(Closed) Talk us off the ledge!

posted 5 years ago in Pets
Post # 3
1420 posts
Bumble bee
  • Wedding: September 2014 - Turf Valley

@LoveMikey:  I love puppies. But I wouldn’t do it just yet.  There is too much going on in your lives right now (and in the near future) that I can’t see it being an easy thing to take on.  Especially if the doggy won’t get much attention. ๐Ÿ™

Post # 5
4439 posts
Honey bee
  • Wedding: January 2013 - Harbourfront Grand Hall

@LoveMikey:  No way.  But I would never adopt a puppy in general.

Plus… is this a backyard breeder?

Post # 6
708 posts
Busy bee
  • Wedding: May 2015

Puppies are a TON of work..I can’t imagine raising one with a baby on the way! Plus, do you and your husband both work? When Fiance and I got our puppy, he was taking grad classes at night, so one of us was ALWAYS home with her..which is a necessity when they’re really young. I would wait until you get used to your new home, baby and everything else in your life. I feel like taking on a puppy right now might stress you out even more than I’m sure you already are.

Post # 7
9682 posts
Buzzing Beekeeper

@LoveMikey:  I’d get the puppy. Like you said, there will never be a perfect time and the puppies need loving forever homes. You can provide that. After you have a baby, you will be even busier. However, if you get the puppy now he will have a good head start on his training and you will be home with him on your mat leave. We are planning to get a second older dog soon and a puppy when I’m on my year mat leave so I can be home to “raise” him.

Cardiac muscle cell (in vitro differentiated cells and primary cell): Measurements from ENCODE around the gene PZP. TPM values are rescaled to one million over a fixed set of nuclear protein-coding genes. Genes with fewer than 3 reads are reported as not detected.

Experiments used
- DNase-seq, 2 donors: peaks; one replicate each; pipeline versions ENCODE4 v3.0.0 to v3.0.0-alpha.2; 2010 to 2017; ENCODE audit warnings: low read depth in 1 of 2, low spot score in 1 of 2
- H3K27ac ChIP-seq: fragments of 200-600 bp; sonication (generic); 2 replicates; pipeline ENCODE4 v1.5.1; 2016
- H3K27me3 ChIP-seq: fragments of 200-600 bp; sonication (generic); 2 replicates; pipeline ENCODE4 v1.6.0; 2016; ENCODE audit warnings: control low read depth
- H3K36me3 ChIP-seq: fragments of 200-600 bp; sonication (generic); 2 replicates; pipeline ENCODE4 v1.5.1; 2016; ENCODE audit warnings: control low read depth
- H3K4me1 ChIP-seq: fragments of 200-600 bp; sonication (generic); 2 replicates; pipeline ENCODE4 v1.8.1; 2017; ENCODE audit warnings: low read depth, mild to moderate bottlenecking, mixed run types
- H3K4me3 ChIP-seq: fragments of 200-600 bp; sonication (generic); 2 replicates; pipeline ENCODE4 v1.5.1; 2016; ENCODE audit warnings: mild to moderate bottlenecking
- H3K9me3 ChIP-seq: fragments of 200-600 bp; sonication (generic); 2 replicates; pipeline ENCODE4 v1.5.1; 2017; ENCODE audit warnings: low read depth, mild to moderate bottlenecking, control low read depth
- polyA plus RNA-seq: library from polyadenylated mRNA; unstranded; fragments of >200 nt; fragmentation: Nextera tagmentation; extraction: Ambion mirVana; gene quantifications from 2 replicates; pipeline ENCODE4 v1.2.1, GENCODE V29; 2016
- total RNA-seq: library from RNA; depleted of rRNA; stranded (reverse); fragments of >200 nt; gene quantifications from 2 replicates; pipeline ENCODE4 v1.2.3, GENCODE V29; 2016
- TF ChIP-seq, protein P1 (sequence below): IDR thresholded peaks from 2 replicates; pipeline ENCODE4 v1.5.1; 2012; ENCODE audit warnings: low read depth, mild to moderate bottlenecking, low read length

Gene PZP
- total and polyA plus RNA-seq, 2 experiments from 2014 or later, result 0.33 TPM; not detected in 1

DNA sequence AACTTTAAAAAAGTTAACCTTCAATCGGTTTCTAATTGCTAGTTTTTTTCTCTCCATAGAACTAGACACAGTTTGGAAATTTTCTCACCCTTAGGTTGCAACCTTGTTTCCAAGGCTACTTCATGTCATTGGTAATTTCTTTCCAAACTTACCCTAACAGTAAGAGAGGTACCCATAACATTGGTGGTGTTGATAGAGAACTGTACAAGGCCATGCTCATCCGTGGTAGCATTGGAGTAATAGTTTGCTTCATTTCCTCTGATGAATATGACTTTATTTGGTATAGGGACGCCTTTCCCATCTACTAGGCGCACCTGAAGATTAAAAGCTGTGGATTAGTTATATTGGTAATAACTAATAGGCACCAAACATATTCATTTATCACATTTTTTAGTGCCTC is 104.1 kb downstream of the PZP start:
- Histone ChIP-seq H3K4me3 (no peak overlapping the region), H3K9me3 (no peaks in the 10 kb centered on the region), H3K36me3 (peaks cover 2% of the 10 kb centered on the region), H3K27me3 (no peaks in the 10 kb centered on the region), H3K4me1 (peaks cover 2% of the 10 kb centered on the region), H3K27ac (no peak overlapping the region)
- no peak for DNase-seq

Post # 8
1150 posts
Bumble bee
  • Wedding: June 2014

Puppies are adorable, but SO much work. It’s really like having a baby for the first 2 months or so. 

Beagles have a reputation for being hard to train, too. I’ve never tried to train a beagle but I’ve known multiple loud, badly-behaved beagles that were all prone to running away. I think it’s a breed that is meant to work (hunting) so if they don’t have a “job” as a way of expending energy and diverting attention, they can be troublemakers.  

Post # 9
810 posts
Busy bee
  • Wedding: October 2011

@LoveMikey:  This has been argued to death around here lately, but I have to urge you to PLEASE consider adopting from a shelter first. It’s not just mutts and old dogs there (although they desperately need homes, so I’d ask you to consider them too) but at our local shelter there are often puppies and purebred dogs as well. 

If you did go with an older dog instead of a puppy (and let’s face it, all puppies become dogs eventually anyway) it wouldn’t need quite as much of your attention, if you’re worried about being busy. But with the information you’ve given here, my personal opinion is that it’s probably not the right time to bring home a dog. Only you can make that decision for yourself though. Good luck!

Post # 10
525 posts
Busy bee
  • Wedding: March 2014

I have 2 beagles.  They are the most adorable, loving dogs in the world.

And they are terrible, naughty, pains-in-the-ass.  They will lie, beg, cheat, and do whatever they can to get food.  They try to escape out of the back fence all the time (and when they see me chase them, they get excited and run even more because they think it’s a game, all while I’m praying they don’t get hit by cars).  They love to chew on stuff.  They get into the bathroom trash and kitchen trash constantly.  I cannot turn my back for ONE second or else I’ll hear something crash and find them getting into something.